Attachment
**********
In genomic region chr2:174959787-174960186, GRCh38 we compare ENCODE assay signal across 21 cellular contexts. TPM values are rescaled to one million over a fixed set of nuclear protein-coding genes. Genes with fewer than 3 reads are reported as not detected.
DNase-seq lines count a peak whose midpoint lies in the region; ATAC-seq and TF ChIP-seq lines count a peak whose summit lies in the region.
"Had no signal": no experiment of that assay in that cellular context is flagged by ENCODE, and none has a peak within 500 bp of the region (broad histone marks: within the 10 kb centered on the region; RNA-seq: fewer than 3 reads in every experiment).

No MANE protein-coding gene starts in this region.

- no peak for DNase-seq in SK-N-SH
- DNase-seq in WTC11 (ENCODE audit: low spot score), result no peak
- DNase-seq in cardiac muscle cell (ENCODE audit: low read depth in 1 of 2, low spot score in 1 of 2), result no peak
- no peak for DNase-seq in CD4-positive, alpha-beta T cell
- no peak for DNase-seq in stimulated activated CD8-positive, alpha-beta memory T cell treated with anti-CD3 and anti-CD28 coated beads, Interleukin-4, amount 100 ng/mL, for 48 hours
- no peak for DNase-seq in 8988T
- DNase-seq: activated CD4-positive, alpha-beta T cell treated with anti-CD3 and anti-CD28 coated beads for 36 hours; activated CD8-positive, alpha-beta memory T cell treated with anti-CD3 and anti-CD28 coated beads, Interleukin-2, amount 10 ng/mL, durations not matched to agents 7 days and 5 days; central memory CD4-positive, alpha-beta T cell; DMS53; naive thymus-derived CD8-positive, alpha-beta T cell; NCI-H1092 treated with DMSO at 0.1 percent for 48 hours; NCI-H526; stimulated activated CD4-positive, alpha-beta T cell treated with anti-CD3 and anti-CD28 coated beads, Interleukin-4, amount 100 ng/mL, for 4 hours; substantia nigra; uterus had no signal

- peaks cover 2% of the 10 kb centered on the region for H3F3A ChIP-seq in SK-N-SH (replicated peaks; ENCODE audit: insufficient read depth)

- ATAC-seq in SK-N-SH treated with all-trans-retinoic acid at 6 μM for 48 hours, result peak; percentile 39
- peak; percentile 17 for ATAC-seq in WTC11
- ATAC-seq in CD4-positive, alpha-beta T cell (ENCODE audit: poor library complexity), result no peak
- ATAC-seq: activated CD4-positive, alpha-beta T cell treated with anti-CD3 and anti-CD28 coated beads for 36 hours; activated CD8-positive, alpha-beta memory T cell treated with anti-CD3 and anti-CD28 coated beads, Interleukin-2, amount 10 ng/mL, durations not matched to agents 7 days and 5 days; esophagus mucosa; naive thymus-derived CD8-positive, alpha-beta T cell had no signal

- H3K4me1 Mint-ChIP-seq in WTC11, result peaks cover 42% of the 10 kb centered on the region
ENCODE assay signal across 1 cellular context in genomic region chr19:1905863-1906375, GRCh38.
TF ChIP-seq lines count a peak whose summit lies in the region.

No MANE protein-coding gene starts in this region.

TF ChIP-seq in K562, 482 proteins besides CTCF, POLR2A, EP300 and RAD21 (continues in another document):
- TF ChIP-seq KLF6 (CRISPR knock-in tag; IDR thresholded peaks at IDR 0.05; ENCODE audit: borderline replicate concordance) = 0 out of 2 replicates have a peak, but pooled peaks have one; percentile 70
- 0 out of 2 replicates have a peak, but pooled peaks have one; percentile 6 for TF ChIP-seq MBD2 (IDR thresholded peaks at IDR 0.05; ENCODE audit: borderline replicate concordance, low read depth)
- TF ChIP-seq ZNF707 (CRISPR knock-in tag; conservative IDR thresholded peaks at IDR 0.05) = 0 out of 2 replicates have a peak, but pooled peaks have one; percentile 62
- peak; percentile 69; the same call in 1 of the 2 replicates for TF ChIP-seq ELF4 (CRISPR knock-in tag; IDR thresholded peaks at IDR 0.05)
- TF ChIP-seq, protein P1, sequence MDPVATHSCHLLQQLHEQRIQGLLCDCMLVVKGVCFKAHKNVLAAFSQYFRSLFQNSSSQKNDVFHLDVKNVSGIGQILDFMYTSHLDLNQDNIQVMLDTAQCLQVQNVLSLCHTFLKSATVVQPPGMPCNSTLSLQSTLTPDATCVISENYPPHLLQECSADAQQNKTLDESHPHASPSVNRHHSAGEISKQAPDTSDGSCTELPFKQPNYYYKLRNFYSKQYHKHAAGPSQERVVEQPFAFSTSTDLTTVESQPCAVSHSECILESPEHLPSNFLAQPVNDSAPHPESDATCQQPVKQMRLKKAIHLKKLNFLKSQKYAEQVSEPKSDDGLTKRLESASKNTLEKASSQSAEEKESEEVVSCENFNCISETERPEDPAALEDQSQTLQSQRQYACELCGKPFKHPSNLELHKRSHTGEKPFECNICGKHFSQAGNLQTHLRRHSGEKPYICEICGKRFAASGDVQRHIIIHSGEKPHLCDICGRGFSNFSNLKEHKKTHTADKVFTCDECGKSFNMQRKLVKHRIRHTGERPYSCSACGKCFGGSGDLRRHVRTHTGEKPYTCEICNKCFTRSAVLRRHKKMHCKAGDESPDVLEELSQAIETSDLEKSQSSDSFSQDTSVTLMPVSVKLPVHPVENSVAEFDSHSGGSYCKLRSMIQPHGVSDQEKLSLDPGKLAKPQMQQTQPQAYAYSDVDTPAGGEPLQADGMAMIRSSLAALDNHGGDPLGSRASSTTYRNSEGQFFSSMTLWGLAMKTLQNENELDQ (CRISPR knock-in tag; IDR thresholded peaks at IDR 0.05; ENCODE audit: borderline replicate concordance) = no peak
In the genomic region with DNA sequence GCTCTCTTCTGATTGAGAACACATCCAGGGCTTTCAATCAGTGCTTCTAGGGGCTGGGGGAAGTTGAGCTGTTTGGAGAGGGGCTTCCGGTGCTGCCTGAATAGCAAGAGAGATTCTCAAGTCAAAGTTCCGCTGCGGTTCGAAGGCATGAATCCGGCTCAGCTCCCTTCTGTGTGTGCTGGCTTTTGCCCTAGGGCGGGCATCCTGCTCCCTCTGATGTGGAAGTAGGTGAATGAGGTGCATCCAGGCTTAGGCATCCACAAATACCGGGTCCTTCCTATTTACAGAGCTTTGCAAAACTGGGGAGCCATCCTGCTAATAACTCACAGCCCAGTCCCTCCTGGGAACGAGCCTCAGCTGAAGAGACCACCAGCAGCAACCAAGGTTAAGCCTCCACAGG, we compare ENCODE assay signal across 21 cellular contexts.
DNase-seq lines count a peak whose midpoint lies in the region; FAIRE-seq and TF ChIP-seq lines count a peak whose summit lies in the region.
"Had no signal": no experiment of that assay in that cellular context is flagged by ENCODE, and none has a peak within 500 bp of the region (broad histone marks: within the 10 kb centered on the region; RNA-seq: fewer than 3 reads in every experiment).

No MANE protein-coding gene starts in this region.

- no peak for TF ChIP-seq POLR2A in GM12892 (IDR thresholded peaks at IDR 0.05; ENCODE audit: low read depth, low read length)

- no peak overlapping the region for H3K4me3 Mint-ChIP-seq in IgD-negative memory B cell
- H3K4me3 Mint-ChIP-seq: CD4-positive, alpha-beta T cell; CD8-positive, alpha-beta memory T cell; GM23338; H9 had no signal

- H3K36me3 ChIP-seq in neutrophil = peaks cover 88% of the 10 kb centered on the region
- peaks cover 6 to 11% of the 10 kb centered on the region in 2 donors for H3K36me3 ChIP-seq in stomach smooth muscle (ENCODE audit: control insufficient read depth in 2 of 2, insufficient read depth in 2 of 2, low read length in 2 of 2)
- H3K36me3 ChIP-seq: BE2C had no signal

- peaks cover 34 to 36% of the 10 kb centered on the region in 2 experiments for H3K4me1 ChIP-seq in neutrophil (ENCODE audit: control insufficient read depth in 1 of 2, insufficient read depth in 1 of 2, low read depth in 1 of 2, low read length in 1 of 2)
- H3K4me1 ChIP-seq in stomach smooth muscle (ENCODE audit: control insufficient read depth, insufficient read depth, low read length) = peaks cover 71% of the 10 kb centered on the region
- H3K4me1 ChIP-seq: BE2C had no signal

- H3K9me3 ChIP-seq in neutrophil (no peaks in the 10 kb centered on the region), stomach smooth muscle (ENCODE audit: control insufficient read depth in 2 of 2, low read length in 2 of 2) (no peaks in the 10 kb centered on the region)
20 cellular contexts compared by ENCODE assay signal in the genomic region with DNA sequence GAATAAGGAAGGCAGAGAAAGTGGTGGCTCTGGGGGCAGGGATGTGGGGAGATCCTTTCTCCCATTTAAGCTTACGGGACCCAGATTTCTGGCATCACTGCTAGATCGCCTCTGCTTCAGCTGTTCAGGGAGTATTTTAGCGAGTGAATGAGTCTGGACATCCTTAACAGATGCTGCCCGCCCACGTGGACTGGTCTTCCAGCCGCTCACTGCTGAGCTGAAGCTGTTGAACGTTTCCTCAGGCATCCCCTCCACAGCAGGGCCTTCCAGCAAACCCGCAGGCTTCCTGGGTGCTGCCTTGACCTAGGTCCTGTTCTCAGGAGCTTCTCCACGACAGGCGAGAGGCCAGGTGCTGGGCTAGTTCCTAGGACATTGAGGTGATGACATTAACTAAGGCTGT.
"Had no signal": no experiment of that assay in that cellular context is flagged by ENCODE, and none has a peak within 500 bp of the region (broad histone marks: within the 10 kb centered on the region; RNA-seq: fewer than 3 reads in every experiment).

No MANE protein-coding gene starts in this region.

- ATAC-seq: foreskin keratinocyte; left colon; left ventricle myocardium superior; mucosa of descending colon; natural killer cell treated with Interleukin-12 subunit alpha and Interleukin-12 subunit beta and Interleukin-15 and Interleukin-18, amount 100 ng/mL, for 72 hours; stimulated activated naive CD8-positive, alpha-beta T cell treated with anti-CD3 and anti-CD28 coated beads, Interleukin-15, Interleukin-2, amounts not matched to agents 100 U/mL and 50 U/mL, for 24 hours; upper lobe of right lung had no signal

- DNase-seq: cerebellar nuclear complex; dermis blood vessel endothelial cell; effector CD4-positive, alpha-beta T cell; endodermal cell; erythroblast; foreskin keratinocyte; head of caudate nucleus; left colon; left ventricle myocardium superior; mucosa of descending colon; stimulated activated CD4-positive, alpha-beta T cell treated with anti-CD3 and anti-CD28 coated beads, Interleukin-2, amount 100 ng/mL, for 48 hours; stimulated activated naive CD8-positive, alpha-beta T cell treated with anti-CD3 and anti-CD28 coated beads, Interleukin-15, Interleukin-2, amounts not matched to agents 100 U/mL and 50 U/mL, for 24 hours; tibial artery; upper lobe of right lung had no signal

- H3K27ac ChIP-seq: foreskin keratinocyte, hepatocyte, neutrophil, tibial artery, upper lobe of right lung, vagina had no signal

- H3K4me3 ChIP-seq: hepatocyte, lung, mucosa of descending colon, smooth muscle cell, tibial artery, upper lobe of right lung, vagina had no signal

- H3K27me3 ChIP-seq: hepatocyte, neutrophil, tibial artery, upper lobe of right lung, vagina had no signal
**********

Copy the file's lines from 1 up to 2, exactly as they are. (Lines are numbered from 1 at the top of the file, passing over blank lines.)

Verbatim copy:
In genomic region chr2:174959787-174960186, GRCh38 we compare ENCODE assay signal across 21 cellular contexts. TPM values are rescaled to one million over a fixed set of nuclear protein-coding genes. Genes with fewer than 3 reads are reported as not detected.
DNase-seq lines count a peak whose midpoint lies in the region; ATAC-seq and TF ChIP-seq lines count a peak whose summit lies in the region.